Grow Your Own
Growing your own food can be a bit of a challenge, especially if you are growing in small spaces. But the guys over at VegTrug have created a fantastic range of products that are perfect for just this! Designed to easily slot against walls or into corners/any unused space you have, they are perfect for anyone looking to start gardening with minimal space. Take a look at what we learned about VegTrugs below, as well as what they can be used for and some excellent tips on growing your own food.
Our interview with VegTrug
1. You make a variety of different products, from Planters in a range of styles to raised beds. How does each different product provide a different space for a small garden?
It all comes down to how much space you can set aside for growing your own. We have the iconic VegTrug which comes in 3 sizes (from 1.8m width down to 75cm) and some customers wanted t
Earlier this month, we were fortunate enough to speak to Emma over at The Unconventional Gardener about growing unusual edible crops and any advice she could give people looking to start growing their own weird and wonderful foods. Emma also spoke about composting and sustainable gardening, giving us plenty of fantastic information to put to work in our own gardens. Check out her interview below.
Our interview with The Unconventional Gardener
1. We can see how much you’re interested in unusual edible crops. What made you decide to go down that route of gardening?
When I bought my first house I was interested in the environment and food miles, but the garden was in a dire state. Whilst we dealt with that I started to grow a few edible plants in pots on the patio. To begin with it was all familiar things - potatoes, herbs and garlic. Then I bought some leaf beet seeds because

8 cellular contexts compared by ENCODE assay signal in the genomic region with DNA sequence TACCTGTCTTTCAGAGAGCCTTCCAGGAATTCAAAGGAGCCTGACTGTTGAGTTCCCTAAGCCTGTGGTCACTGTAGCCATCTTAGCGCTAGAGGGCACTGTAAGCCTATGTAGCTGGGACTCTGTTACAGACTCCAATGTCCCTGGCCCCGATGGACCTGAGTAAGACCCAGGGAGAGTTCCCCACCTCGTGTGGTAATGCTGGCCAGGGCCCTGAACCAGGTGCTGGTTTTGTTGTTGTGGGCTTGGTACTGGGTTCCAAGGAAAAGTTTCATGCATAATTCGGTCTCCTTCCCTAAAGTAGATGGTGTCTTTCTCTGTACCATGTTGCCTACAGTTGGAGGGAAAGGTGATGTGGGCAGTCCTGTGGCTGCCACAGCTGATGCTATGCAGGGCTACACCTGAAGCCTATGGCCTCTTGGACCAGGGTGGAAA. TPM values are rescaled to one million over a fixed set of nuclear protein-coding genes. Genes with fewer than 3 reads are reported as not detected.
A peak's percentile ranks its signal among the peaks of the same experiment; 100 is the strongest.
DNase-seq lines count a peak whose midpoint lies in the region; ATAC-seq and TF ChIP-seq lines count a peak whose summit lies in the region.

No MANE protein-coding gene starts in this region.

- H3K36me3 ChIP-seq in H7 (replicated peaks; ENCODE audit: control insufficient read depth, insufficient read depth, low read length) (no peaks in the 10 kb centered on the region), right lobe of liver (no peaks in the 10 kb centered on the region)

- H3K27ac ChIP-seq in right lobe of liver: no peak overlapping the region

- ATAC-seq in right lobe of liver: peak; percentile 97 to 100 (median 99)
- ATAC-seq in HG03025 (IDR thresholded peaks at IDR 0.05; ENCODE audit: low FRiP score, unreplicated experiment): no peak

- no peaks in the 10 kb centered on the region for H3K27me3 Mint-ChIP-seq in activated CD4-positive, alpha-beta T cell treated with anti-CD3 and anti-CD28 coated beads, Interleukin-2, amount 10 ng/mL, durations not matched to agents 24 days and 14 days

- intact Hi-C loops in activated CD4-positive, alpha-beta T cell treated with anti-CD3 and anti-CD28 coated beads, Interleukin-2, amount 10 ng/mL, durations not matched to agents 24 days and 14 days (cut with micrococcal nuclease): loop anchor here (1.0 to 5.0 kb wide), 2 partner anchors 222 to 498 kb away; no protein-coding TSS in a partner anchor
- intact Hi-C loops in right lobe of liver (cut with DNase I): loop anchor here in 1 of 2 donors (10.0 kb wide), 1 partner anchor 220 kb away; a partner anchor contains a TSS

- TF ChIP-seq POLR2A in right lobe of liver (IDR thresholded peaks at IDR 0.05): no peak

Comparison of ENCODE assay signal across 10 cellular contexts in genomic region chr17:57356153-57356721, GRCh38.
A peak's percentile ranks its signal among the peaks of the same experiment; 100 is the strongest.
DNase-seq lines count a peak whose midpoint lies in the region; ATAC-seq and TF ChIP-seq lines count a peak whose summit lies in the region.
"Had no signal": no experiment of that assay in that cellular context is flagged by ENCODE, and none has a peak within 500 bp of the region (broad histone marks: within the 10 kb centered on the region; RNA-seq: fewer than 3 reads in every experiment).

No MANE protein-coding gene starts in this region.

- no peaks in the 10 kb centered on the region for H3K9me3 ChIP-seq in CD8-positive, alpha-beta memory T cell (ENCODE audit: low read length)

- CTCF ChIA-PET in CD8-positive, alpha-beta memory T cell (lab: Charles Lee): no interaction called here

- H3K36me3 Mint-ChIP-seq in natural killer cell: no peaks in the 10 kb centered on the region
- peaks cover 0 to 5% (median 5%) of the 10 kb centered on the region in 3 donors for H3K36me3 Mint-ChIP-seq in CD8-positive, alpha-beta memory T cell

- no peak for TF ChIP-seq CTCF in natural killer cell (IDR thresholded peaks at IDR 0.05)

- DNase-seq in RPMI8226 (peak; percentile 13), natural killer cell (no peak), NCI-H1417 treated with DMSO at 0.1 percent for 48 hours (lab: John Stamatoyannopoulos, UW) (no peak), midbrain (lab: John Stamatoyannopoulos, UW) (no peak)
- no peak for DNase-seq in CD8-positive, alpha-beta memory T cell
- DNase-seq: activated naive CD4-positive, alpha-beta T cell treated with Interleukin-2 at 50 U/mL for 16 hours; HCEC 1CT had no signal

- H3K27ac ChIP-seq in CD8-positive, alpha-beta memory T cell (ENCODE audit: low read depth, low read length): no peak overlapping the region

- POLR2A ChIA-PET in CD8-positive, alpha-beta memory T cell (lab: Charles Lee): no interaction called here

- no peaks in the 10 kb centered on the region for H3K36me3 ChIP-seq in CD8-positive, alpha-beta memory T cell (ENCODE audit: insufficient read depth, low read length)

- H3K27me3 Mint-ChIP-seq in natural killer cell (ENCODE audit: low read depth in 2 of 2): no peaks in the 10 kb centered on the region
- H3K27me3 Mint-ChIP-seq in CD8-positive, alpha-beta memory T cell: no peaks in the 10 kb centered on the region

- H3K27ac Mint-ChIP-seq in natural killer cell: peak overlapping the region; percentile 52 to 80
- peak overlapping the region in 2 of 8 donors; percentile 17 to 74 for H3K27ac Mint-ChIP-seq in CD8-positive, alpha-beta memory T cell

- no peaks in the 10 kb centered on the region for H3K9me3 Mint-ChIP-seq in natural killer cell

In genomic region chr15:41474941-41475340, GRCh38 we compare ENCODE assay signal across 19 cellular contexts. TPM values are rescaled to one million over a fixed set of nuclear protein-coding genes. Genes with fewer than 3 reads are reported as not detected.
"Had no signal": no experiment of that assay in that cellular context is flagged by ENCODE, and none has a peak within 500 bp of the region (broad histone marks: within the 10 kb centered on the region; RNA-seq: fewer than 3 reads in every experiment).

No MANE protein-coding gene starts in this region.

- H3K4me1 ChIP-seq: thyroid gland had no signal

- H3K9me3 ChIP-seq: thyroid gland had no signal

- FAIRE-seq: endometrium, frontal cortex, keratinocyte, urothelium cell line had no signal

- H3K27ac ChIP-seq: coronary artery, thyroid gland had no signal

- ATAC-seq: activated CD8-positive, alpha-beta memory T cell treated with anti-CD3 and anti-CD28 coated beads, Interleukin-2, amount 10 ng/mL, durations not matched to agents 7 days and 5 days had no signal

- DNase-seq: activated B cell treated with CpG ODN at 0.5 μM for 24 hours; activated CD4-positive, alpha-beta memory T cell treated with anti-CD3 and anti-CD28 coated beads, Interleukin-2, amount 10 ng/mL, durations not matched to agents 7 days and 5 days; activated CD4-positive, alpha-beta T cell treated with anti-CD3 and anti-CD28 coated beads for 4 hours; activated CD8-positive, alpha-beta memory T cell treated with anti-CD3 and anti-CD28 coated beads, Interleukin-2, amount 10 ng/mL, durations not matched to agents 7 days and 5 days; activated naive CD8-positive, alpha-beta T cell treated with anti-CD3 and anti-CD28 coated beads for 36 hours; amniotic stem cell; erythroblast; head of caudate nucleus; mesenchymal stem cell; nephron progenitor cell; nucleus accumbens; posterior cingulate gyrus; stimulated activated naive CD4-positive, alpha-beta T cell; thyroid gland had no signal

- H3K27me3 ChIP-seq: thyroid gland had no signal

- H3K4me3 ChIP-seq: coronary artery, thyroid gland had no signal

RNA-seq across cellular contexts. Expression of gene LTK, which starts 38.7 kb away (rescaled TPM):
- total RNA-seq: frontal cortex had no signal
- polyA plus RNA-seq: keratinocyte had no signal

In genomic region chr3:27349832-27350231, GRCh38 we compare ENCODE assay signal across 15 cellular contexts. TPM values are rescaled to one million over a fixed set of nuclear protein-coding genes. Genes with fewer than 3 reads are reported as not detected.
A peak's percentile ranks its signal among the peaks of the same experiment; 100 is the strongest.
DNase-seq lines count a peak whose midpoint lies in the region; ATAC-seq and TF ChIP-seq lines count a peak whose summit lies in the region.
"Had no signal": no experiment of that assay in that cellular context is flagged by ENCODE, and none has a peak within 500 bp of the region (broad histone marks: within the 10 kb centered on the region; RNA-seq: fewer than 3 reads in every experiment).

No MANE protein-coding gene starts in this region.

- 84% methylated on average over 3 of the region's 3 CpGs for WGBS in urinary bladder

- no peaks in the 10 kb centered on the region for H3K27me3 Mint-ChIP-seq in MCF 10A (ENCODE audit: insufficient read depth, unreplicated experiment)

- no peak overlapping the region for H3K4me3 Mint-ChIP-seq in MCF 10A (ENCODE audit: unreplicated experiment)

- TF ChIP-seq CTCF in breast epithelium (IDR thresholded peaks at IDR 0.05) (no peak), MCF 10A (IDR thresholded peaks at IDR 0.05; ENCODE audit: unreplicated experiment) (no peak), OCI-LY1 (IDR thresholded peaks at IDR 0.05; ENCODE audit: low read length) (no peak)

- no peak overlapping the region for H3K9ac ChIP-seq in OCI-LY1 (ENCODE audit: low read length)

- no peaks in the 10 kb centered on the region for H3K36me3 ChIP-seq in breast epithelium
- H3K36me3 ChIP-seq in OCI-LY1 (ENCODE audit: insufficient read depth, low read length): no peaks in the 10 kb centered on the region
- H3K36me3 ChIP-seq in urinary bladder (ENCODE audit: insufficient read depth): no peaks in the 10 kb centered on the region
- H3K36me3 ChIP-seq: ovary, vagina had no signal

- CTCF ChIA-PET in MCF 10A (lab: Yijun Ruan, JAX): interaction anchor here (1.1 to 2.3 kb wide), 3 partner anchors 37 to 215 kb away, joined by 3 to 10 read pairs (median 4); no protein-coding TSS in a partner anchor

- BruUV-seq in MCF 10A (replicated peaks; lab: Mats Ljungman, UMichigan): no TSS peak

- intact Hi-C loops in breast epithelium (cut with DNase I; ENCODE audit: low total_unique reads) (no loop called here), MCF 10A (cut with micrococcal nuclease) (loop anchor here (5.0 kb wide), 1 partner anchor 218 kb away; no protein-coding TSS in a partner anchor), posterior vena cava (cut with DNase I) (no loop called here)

Over the years, growing your own food has become a part of everyday life for many people. Between the history of allotments continuing into today, and more and more people becoming actively interested in what goes into their food and where their food comes from, the grow your own craze is picking up traction.
Saving the planet and living sustainably is part of it, as is saving money But the key reason most people go in for edible gardening is that you can’t beat the taste of your own home-grown food. Pick it when it’s perfectly ripe and you’ll have unbeatable flavour. And if you’ve got kids, they’ll try things they’d never think to eat otherwise if they’ve grown them.
Home is where the plants are
The easiest place to start for the novice gardener is the kitchen. In fact, many people have already done this with the potted herb plants that are sold in supermarkets. Potting herbs and putting them together in something like a
Companion planting is a concept whereby the growth of some plants benefits others, e.g. flowers and vegetables, which is becoming more and more popular all the time. Certain flowers are planted next to, or among, rows of vegetables in order to attract beneficial insects like bees (both bumblebees and honeybees), butterflies and moths to assist with pollination or especially to keep pests out. This category includes ground beetles, lacewings and hoverflies.
Other benefits include providing shade and additional nutrients. A good tip to ensure that bees (the best pollinators) find your veggie patch is to plant flower species offering high nectar concentrations such as cosmos, zinnias, clover (often used in organic farming as it provides good nitrogen for the soil) and blue lace flowers near or among the vegetables during all seasons. The benefit to your fruit orchard or vegetable garden is immeasurable. At the same time, the bees will pollinate your flowers and do their bit to
We all love our gardens or would love to have one. There's nothing better than being sat in your summer house and admiring our work.
There is, however, a growing movement towards grow food from a very urban setting in the UK. From growing carrots to courgettes, tomatoes or even squashes, the function of our gardens is changing.
There are many benefits from growing your own food. For one it will reduce your weekly shopping bill, but will also cut your carbon footprint. No to mention the health benefits from all the outdoor exercise you'll get.
Last week, the Metro reported on a community scheme in the small town of Todmorden in West Yorkshire. The scheme has involved using public land to grow food, which is freely available to the public. Volunteers tend to the many trees and vegetable patches throughout the town.
You won't need a whole town to get started, you don't even need a large garden. You can grow food in a mini greenhouse, planter or window bo